According to nationalpitbullawarenessday.org, Jodi Preis of Bless the Bullys, a non-profit rescue and education effort in Tennessee, introduced the idea of National Pit Bull Awareness Day in 2007 and it took off like wildfire. Now, the entire month of October is known as National Pit Bull Awareness Month, while devotees of pit bulls recognize October 27th across the country as National Pit Bull Awareness Day.
National Pit Bull Awareness Day (NPBAD) is a day of appreciation and education designed to change perceptions and stereotypes about pit bulls and their responsible owners. NPBAD was established to educate and foster positive communications and experiences in the communities in which we and our dogs live, and it is an initiative dedicated to restoring the image of the American Pit Bull Terrier.
It is well known that pit bulls, and pit-mixes, are at the current target of breed specific legislation, discrimination, and negative bias among the nation’s media and government. Despite continued efforts by supporters, much of the general public is overwhelmingly misinformed about the breed and hold to a fear-filled image created by humans who exploit the dogs, not the breed itself.
What’s in a Name?
The term “Pit Bull” is in fact a label hung on a variety of recognized breeds, and spills over to any dog with a stocky build and a squarish head. Primarily we think of the Staffordshire Bull Terrier and American Bull Terrier as the stereotypical Pit Bull. Before they were vilified as Pit Bulls, these breeds were known as the Nanny Dog.
Families used to seek these dogs as companions and guardians for their children because of their gentle, devoted nature. Even the popular series Spanky and Our Gang also known as Little Rascals, co-starred a Staffordshire Bull Terrier as a beloved member of the gang and protector of the kids.
Other Pit Bulls Everyone Loved
Buster Brown was a comic strip character created in 1902 by Richard F. Outcault. Adopted as the mascot of the Brown Shoe Company in 1904, Buster Brown, his sweetheart Mary Jane, and his dog Tige: an American Pit Bull Terrier, were well-known to the American public in the early 20th century. Buster Brown and his talking pit bull went on to success in film, theater, radio, and television as well as becoming the mascot for Brown shoes for many generations.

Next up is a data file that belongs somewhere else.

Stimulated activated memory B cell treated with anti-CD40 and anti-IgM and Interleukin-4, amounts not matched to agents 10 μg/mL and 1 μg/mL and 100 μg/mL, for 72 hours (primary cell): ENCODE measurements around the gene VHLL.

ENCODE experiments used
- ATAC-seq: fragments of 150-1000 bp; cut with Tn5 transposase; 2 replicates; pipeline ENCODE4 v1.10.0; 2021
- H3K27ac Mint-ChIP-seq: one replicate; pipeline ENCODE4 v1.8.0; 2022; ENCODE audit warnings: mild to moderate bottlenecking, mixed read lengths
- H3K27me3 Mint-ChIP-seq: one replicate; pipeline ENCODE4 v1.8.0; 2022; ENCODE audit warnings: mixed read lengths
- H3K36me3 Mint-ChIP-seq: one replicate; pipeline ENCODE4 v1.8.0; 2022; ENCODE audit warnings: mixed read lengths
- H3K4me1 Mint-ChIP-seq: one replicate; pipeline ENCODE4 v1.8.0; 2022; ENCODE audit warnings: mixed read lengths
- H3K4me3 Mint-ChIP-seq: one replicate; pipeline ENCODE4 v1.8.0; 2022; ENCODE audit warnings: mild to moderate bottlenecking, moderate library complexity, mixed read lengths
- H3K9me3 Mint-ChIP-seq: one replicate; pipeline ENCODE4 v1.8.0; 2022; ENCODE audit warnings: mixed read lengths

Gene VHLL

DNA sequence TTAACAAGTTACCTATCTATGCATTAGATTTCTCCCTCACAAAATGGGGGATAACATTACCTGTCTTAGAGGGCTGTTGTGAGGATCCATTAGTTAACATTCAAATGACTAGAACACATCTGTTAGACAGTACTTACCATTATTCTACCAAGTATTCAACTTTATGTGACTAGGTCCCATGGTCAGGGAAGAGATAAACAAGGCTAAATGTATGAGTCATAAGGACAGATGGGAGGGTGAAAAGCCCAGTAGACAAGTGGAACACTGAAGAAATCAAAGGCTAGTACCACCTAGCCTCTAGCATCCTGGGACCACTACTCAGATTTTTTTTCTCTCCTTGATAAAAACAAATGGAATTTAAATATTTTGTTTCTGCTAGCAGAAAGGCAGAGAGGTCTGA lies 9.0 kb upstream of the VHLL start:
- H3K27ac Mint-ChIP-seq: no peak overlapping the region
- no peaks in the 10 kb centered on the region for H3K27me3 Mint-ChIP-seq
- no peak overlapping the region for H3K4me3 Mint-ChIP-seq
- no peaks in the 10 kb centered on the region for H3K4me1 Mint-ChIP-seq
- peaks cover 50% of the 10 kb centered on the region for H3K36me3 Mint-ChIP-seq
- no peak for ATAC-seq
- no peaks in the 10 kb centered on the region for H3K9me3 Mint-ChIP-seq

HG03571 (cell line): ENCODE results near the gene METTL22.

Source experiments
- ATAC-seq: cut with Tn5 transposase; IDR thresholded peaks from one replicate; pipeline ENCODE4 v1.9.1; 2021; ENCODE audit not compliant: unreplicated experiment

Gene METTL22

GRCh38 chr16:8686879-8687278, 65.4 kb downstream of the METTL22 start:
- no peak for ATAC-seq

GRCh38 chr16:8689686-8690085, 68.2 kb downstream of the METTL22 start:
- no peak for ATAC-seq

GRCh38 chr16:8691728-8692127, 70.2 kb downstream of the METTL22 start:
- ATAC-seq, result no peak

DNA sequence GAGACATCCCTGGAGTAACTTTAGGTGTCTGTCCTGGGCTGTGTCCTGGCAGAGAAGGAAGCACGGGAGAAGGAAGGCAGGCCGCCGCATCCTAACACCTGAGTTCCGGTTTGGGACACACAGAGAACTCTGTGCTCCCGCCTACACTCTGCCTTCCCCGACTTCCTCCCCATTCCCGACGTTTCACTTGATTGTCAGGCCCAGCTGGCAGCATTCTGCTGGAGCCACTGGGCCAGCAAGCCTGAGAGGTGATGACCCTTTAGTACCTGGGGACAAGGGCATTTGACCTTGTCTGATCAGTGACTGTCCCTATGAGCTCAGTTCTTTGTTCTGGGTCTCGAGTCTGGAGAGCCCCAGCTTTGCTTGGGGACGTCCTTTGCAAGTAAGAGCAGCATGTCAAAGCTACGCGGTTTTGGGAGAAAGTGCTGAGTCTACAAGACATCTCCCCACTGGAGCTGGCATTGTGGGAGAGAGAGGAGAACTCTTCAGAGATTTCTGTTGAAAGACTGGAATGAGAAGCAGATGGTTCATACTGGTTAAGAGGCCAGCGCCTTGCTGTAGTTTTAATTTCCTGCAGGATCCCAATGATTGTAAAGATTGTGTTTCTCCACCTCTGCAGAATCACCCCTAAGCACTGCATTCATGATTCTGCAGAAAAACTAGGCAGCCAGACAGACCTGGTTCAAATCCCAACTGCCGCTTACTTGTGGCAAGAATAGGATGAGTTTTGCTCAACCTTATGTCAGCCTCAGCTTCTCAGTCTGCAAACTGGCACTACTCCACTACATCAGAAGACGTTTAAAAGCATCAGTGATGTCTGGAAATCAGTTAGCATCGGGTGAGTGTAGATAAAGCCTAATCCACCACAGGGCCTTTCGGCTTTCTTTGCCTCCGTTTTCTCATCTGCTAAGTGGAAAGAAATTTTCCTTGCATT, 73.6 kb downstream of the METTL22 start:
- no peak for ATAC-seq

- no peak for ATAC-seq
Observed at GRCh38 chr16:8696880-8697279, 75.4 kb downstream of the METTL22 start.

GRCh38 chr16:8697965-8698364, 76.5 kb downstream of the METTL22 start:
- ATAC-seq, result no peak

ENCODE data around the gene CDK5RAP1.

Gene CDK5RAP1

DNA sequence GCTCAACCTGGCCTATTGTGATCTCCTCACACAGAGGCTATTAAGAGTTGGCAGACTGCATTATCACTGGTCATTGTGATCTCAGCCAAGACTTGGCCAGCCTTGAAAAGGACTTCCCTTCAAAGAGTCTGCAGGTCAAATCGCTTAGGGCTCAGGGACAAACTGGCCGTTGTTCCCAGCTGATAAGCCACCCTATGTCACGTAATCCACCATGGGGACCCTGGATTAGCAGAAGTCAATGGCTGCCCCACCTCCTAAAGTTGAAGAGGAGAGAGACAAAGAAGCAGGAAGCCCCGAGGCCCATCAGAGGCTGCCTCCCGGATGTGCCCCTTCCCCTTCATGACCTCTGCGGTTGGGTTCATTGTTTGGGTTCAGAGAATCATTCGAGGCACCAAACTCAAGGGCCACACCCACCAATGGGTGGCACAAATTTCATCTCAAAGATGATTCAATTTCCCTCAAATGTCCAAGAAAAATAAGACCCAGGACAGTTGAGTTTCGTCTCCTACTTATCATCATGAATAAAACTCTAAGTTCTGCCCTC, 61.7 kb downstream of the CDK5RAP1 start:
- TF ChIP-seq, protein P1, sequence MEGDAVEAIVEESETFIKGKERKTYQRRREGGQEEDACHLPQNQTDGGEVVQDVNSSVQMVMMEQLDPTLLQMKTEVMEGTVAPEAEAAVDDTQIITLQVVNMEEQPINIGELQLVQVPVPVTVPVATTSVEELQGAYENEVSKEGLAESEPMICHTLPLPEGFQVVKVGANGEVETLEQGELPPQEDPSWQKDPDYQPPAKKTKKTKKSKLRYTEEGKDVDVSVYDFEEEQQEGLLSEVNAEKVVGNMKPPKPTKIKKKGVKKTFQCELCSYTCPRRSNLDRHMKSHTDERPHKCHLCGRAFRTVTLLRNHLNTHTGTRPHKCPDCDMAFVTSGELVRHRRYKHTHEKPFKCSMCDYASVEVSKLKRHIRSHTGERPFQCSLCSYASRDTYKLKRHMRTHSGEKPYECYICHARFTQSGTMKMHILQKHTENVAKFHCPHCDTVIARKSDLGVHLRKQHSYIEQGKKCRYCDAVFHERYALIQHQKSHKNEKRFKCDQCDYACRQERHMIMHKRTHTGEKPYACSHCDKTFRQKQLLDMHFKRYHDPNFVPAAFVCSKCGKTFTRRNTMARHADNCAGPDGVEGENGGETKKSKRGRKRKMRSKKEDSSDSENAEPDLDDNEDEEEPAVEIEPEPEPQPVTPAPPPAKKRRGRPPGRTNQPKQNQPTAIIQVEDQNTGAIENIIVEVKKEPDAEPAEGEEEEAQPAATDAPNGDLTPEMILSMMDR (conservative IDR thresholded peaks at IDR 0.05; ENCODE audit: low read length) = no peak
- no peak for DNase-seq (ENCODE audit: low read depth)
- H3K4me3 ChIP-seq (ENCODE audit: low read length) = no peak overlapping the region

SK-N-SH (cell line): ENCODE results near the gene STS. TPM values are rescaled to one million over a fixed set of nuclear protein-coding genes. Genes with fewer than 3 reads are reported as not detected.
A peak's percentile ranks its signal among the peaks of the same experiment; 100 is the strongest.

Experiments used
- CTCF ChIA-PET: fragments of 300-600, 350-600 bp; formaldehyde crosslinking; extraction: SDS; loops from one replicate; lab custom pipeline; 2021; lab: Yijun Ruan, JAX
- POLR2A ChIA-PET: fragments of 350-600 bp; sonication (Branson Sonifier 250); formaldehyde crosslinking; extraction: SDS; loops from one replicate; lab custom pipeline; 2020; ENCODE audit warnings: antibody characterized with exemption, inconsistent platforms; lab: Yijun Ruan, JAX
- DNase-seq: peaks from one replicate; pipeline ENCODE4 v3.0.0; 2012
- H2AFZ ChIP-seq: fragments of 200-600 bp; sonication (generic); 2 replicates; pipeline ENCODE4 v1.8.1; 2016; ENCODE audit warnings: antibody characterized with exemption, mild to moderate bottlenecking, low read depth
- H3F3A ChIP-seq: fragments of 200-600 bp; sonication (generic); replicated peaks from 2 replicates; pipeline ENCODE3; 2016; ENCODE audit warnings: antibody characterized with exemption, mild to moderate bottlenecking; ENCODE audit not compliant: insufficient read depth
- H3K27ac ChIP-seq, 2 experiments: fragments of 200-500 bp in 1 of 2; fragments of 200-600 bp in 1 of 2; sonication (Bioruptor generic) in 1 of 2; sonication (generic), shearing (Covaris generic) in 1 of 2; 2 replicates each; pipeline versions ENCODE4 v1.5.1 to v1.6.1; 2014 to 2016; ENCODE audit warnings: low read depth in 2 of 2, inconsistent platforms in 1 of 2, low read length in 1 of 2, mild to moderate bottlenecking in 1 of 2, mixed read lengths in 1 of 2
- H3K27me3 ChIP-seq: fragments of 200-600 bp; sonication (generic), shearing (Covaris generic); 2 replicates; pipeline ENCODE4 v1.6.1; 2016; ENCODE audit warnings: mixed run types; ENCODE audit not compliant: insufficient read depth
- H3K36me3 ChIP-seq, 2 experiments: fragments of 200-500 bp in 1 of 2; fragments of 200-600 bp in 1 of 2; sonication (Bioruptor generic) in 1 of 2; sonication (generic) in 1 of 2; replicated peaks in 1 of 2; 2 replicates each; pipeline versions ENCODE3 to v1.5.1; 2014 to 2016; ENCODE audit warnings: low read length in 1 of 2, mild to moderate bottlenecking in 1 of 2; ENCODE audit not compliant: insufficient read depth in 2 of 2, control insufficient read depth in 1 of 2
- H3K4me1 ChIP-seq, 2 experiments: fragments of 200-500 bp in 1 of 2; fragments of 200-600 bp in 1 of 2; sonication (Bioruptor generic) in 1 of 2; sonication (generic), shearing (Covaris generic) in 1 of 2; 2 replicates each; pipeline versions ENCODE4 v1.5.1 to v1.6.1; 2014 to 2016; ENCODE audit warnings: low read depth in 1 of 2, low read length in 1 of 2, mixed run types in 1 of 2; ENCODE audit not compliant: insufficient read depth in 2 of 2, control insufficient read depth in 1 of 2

Nipper (1884–1895) was a terrier/pit bull mix from Bristol, England, who served as the model for a painting by Francis Barraud titled “His Master’s Voice”. This image was the basis for the dog-and-gramophone commercial logo, one of the world’s most famous used by several audio recording and associated company brands.
In World War I, a pit bull named Stubby captured the heart of the nation. Stubby was the unofficial mascot of the 102nd Infantry Division and was credited with saving the lives of several of his human comrades. For his valiant service, Stubby won several medals and was even awarded the rank of sergeant! He came home from the war to a hero’s welcome and went on to become the mascot for Georgetown University.
Many famous Americans have owned pit bulls (and mixes) who enjoyed sharing media coverage with them. Mark Twain, Theodore Roosevelt, Laura Ingalls Wilder, Thomas Edison, Woodrow Wilson, John Steinbeck, Helen Keller, and Fred Astaire have all been proud to own dogs of this breed. The actor Ken Howard (the father on the TV show Crossing Jordan) even credits his pit bull with saving his life.
An Undeserved Reputation
As you can see, “pit bulls” have not always been feared. Quite the opposite. They are just the current target of media attention fostered by humans who breed and train dogs for nefarious purposes. Other breeds have been subjected to this attention, German Shepherds, the Chow, Rottweilers, Dobermans have all had their turns being targeted as vicious because people trained them as extreme guard dogs and for fighting sports.
It is the people who engage in these activities that should be feared and banned, not the breeds they exploit.
On a personal note
Marie and I have hosted many “pit bulls” during our years as canine fosters. None of them caused us to fear for our safety. In fact, we have found this breed to be particularly affectionate, lovable, and goofy.
They are active, they are strong. When they have had no training, they can be a handful. But none of them have been vicious. All of them have been smart and easy to train. And they become devoted family members. It is time we move past the media hype that paints these breeds as horrible killers by nature. This is not their nature. That comes only with being exploited and trained to be that way.